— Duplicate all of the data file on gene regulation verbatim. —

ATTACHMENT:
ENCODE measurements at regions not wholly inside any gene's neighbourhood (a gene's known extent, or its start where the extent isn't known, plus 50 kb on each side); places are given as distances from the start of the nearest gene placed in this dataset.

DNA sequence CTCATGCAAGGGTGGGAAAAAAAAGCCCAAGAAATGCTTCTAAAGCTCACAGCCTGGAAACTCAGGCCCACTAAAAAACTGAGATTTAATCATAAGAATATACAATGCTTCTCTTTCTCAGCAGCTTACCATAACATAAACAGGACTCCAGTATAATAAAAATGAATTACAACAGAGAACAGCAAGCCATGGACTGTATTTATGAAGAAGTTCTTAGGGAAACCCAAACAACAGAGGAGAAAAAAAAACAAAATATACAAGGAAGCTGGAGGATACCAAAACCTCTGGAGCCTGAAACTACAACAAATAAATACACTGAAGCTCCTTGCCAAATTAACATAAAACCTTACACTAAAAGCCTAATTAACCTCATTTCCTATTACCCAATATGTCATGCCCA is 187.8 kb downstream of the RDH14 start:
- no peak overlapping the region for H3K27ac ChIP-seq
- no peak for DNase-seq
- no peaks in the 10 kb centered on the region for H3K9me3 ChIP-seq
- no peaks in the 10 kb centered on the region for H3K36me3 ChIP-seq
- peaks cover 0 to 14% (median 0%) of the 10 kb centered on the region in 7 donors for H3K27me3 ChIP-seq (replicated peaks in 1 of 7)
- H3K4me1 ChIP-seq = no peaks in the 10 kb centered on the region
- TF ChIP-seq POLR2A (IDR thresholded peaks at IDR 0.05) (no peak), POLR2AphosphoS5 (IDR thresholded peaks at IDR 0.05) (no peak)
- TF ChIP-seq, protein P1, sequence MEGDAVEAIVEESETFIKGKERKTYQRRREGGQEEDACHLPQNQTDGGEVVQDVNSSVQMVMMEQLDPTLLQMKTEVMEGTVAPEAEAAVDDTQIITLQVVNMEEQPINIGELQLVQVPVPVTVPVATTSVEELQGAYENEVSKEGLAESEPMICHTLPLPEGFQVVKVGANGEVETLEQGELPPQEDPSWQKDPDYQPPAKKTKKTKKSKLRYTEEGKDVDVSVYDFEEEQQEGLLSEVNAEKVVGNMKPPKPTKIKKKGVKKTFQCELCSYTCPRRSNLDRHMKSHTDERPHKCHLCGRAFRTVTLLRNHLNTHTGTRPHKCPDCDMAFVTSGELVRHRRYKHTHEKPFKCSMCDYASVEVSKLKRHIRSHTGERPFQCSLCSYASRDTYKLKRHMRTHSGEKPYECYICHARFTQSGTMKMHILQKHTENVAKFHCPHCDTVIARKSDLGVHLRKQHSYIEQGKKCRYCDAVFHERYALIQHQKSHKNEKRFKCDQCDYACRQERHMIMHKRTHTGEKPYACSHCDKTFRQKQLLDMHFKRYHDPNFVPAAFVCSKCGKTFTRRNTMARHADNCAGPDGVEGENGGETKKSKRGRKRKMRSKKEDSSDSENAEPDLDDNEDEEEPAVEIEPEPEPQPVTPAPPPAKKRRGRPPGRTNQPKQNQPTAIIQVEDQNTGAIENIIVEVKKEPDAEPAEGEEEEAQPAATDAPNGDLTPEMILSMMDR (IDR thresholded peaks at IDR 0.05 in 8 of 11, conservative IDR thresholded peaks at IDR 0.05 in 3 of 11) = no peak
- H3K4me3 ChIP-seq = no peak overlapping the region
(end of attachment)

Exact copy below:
ENCODE measurements at regions not wholly inside any gene's neighbourhood (a gene's known extent, or its start where the extent isn't known, plus 50 kb on each side); places are given as distances from the start of the nearest gene placed in this dataset.

DNA sequence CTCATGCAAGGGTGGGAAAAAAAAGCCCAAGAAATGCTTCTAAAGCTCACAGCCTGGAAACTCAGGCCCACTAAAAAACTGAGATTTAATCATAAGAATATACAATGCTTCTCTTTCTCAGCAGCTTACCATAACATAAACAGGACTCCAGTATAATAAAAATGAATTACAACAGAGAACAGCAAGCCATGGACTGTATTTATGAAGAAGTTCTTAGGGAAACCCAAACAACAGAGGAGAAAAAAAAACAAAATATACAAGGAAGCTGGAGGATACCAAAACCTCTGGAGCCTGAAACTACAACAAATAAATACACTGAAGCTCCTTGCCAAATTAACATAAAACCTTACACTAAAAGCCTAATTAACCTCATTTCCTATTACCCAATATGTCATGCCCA is 187.8 kb downstream of the RDH14 start:
- no peak overlapping the region for H3K27ac ChIP-seq
- no peak for DNase-seq
- no peaks in the 10 kb centered on the region for H3K9me3 ChIP-seq
- no peaks in the 10 kb centered on the region for H3K36me3 ChIP-seq
- peaks cover 0 to 14% (median 0%) of the 10 kb centered on the region in 7 donors for H3K27me3 ChIP-seq (replicated peaks in 1 of 7)
- H3K4me1 ChIP-seq = no peaks in the 10 kb centered on the region
- TF ChIP-seq POLR2A (IDR thresholded peaks at IDR 0.05) (no peak), POLR2AphosphoS5 (IDR thresholded peaks at IDR 0.05) (no peak)
- TF ChIP-seq, protein P1, sequence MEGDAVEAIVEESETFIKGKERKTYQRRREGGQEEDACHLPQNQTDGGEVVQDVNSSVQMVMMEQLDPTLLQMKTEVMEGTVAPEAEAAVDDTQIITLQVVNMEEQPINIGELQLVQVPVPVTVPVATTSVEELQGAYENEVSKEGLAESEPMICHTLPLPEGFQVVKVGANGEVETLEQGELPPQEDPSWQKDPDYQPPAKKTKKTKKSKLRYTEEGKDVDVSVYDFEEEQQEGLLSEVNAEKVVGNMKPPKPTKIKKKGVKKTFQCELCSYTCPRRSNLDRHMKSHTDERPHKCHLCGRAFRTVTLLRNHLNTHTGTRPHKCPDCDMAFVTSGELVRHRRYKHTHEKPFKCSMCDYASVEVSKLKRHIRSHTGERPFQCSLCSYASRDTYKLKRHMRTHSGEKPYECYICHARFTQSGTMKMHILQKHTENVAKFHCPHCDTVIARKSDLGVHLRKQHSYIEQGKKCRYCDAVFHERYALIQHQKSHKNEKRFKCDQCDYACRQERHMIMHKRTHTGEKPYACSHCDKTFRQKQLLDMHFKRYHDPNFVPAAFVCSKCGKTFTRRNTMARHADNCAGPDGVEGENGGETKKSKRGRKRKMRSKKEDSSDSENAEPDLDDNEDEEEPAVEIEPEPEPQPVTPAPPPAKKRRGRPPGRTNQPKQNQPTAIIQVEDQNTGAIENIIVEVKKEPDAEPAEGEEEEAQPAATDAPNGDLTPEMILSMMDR (IDR thresholded peaks at IDR 0.05 in 8 of 11, conservative IDR thresholded peaks at IDR 0.05 in 3 of 11) = no peak
- H3K4me3 ChIP-seq = no peak overlapping the region